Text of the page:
Diagnostic errors are a significant cause of patient harm. Cognitive processes often contribute to diagnostic errors but studying and mitigating the effects of these errors is challenging. Computerized virtual patients may provide insight into the diagnostic process without the potential for patient harm, but the feasibility and utility of using such cases in practicing physicians has not been well described.
We developed a series of computerized virtual cases depicting common presentations of disease that included contextual factors that could result in diagnostic error. Cases were piloted by practicing physicians in two phases and participant impressions of the case platform and cases were recorded, as was outcome data on physician performance.
Participants noted significant challenges in using the case platform. Participants specifically struggled with becoming familiar with the platform and adjusting to the non-adaptive and constraining processes of the model. Although participants found the cases to be typical presentations of problems commonly encountered in practice, the correct diagnosis was identified in less than 33% of cases.
The development of virtual patient cases for use by practicing physicians requires substantial resources and platforms that account for the non-linear and adaptive nature of reasoning in experienced clinicians. Platforms that are without such characteristics may negatively affect diagnostic performance. The novelty of such platforms may also have the potential to increase cognitive load. Nonetheless, virtual cases may have the potential to be a safe and robust means of studying clinical reasoning performance.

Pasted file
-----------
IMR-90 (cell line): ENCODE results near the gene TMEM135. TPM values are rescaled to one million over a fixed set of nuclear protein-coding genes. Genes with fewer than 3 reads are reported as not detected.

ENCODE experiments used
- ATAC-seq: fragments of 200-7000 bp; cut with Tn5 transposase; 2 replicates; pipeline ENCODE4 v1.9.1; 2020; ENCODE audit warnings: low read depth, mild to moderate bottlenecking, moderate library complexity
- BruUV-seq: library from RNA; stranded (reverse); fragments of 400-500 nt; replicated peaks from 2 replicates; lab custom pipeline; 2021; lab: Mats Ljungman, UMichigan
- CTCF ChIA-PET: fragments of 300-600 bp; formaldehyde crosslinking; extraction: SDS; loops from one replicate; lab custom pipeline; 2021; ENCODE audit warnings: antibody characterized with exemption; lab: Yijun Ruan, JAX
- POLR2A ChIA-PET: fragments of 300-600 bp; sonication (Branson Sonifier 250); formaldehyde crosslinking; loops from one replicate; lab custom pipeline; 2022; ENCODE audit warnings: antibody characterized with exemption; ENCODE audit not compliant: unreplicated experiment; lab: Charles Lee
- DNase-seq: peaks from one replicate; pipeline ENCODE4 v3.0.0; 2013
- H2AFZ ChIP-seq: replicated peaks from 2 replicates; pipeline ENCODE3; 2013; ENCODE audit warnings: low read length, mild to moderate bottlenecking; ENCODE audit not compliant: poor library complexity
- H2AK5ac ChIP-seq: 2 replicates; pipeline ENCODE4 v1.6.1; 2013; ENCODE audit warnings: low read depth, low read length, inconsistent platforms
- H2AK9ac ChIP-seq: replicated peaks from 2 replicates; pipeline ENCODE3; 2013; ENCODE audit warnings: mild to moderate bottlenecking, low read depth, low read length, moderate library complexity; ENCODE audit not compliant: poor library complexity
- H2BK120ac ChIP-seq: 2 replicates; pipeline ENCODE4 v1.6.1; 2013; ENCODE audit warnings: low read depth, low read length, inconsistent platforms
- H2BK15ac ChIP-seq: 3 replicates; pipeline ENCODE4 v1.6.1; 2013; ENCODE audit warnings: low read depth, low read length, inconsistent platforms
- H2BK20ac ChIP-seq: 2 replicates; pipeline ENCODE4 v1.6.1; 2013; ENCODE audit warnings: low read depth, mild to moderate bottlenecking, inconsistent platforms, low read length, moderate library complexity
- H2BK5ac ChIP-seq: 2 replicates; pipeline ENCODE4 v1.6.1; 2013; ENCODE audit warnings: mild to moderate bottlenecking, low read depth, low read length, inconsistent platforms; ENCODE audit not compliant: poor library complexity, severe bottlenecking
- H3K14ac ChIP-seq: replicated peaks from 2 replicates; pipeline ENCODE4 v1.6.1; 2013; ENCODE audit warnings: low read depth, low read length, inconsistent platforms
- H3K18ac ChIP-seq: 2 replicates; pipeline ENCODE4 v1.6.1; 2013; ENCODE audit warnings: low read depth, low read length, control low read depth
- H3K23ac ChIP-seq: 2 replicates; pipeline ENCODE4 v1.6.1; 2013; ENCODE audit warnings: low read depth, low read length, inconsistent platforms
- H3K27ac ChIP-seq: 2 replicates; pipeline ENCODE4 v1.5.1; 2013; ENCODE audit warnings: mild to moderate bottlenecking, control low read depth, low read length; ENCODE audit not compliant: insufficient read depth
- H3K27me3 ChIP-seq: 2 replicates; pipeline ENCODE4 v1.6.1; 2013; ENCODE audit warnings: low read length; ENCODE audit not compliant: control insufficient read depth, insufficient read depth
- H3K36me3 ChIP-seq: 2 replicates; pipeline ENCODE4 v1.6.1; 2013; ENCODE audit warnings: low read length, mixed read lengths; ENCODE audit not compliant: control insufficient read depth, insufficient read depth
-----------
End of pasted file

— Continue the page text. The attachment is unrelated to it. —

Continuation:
Author contributions: All the authors have accepted responsibility for the entire content of this submitted manuscript and approved submission. The views expressed herein are those of the authors and not necessarily those of the Department of Defense or other federal agencies.
Research funding: None declared.
Employment or leadership: Dr. Durning and Dr. Clauser are employed by the American Board of Internal Medicine.
Honorarium: None declared.
Competing interests: The funding organization(s) played no role in the study design; in the collection, analysis, and interpretation of data; in the writing of the report; or in the decision to submit the report for publication.
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The online version of this article offers supplementary material (https://doi.org/10.1515/dx-2017-0044).
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